This review does contain spoilers.
Continuing with the arduous audition process took up the majority of last night’s episode of Smash where Karen Cartwright (Katharine McPhee) and Ivy Lynn (Megan Hilty) fought it out for the role of Marilyn Monroe. Though they were pitted against each other, neither of the two were the antagonist. Both girls were favourites of the casting team, and yet Ivy Lynn was cast as Marilyn towards the end of the episode. Of course, it seems beyond inevitable that something will arise to place Karen back into the Marilyn ring. Both Hilty and McPhee are particularly good, with both getting adequate chances to show off their strong voices.
Choices are at the helm of the episode outside of the general casting decision, with an overriding theme of choosing career over personal relationships. Karen’s boyfriend Dev (Raza Jaffrey) is terribly annoyed when she didn’t make it to an important work related dinner after being held back at the auditions. Dev’s presence, like so many boyfriends/husbands in mainstream stories about any woman with a career, is rendered as fearful and castrated. The stereotype usually becomes angry, jealous and intolerably boring while the career minded woman sets out to achieve her goal. Hopefully Dev won’t be placed in this category.
Julia Houston (Debra Messing) also faced a tough time when her adoption plans were given an estimated processing time. After spearheading the adoption plans, Frank (Brian d’Arcy James) momentarily contemplated backing out of the adoption. Seeing an interesting role reversal, Julia’s letter to the likely mother of her future child was quite touching providing Messing with a very moving scene during the group adoption meeting. Until Frank appeared, it seemed for a second that Julia might be going the process alone, making for one very interesting storyline. Unfortunately, Frank reappeared and it seems he is back with the adoption idea.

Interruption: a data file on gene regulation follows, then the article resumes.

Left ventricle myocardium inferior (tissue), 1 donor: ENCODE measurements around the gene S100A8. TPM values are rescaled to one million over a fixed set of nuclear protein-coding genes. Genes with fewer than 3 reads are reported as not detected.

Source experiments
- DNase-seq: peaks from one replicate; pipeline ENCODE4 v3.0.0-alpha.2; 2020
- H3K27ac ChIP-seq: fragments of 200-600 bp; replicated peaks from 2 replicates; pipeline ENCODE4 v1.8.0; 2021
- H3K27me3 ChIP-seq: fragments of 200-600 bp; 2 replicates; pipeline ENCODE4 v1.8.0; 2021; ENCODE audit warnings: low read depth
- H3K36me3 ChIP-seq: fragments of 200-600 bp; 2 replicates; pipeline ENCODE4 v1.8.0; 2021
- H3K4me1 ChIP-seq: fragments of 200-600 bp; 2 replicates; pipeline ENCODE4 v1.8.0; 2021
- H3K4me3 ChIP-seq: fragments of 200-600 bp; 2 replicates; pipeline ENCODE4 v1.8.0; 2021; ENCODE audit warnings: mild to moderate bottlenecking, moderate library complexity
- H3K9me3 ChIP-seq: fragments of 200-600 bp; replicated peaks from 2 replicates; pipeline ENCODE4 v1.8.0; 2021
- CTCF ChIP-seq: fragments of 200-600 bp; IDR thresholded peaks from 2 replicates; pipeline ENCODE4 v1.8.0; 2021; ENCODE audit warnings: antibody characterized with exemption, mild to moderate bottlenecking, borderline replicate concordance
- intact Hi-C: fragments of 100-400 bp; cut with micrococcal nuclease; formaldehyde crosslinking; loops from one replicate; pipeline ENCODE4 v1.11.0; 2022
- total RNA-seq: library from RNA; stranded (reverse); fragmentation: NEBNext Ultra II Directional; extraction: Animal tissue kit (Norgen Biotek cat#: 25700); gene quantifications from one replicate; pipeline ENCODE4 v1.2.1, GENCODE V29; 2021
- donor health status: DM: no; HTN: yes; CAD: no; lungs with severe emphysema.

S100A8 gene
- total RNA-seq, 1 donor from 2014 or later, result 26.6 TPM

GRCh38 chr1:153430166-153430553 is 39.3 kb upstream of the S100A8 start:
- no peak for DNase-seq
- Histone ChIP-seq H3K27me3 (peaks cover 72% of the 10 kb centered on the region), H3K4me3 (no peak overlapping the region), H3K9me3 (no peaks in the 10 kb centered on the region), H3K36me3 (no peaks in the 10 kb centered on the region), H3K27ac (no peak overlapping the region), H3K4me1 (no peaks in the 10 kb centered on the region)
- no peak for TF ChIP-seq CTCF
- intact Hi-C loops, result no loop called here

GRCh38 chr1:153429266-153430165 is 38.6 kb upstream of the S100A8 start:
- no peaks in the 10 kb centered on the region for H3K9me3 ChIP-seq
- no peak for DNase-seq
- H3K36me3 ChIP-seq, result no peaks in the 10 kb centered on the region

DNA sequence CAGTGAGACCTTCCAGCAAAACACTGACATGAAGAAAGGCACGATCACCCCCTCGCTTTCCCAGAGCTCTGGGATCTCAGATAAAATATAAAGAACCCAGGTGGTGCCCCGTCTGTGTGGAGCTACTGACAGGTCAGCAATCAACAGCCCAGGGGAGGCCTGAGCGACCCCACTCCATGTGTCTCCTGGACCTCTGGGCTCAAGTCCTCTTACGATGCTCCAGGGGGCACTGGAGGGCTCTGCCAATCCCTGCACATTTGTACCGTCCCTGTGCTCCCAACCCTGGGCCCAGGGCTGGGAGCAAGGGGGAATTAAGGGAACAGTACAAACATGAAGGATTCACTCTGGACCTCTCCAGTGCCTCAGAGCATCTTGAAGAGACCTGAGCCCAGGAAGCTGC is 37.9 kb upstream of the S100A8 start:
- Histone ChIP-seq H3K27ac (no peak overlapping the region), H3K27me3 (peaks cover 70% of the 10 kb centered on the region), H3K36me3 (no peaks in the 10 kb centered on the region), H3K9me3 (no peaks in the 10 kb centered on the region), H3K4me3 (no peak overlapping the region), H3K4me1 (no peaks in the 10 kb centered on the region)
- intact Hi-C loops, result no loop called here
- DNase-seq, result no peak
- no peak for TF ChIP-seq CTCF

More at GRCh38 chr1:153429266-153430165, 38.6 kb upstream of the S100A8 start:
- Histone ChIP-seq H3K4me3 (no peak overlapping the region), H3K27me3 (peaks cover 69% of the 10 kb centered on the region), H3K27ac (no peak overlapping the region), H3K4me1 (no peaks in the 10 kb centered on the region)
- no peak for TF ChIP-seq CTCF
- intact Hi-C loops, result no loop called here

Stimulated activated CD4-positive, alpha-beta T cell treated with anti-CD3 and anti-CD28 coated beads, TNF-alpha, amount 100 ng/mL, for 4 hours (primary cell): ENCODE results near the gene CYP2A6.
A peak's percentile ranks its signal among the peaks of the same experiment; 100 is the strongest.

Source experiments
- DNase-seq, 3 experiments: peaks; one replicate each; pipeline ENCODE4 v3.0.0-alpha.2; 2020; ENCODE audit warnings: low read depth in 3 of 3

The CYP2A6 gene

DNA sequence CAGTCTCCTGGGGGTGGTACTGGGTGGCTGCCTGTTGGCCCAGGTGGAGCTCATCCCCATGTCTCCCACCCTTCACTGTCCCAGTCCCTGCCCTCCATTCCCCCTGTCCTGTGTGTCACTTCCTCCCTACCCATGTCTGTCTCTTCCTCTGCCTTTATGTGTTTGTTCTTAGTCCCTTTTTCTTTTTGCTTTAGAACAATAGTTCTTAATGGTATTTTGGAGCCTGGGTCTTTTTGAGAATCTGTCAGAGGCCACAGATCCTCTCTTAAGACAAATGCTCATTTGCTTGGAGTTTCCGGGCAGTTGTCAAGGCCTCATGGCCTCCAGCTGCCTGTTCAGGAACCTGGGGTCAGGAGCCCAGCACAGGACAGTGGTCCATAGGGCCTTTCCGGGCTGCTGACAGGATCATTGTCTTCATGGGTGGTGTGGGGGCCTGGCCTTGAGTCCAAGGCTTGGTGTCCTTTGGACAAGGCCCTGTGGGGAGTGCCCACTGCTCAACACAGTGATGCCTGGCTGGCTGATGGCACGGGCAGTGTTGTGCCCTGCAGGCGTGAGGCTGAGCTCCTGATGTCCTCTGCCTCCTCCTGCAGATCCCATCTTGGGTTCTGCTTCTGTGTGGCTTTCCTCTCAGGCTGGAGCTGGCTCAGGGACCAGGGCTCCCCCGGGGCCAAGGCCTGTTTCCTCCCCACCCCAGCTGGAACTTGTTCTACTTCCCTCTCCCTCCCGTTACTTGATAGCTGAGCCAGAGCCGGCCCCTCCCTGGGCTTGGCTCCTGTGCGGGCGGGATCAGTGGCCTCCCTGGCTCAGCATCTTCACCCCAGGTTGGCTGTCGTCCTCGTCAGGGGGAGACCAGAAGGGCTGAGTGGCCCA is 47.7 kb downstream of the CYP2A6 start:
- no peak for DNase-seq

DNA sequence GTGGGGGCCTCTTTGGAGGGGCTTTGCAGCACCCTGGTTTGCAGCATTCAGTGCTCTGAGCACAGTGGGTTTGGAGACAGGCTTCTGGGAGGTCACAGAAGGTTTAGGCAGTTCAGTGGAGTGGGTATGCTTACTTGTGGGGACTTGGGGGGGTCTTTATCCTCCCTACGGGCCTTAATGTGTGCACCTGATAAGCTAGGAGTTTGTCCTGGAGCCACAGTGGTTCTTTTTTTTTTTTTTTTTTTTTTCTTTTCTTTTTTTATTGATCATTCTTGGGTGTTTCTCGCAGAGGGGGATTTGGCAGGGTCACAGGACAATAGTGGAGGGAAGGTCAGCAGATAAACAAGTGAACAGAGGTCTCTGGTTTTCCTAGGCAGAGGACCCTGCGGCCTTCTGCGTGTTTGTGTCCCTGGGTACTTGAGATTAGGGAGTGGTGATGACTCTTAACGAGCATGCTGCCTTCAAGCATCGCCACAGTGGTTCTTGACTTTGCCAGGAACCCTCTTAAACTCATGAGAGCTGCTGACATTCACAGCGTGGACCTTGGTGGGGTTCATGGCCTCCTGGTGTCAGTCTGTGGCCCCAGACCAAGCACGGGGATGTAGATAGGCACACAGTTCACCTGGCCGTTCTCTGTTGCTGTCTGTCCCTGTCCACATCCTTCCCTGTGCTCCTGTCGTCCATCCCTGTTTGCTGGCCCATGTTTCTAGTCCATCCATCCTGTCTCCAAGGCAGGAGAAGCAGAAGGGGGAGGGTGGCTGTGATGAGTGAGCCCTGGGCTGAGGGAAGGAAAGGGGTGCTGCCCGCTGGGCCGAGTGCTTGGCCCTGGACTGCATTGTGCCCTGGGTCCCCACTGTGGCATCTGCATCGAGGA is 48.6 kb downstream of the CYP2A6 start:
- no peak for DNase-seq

Anjelica Huston was once again sassy as Eileen. Her character may have started off fairly one dimensional as the divorced single producer with something to prove, but there is a vulnerability that will surely be expanded on. And with an actress such as Huston, it would be a crime to leave the character undeveloped.
Smash sheds a fairly standard glimpse into the very competitive world of Broadway, and yet seems to spend less time on the creative process, instead focusing on the star making aspect. Marc Shaiman and Scott Wittman showcase their very fine talents with yet another new song that smartly and briefly surmises the difference between Hollywood’s studios in the age of the studio system. Creator Theresa Rebeck wrote the episode, and along with confident direction from Michael Mayer, saw a smooth transition from the pilot to the second episode.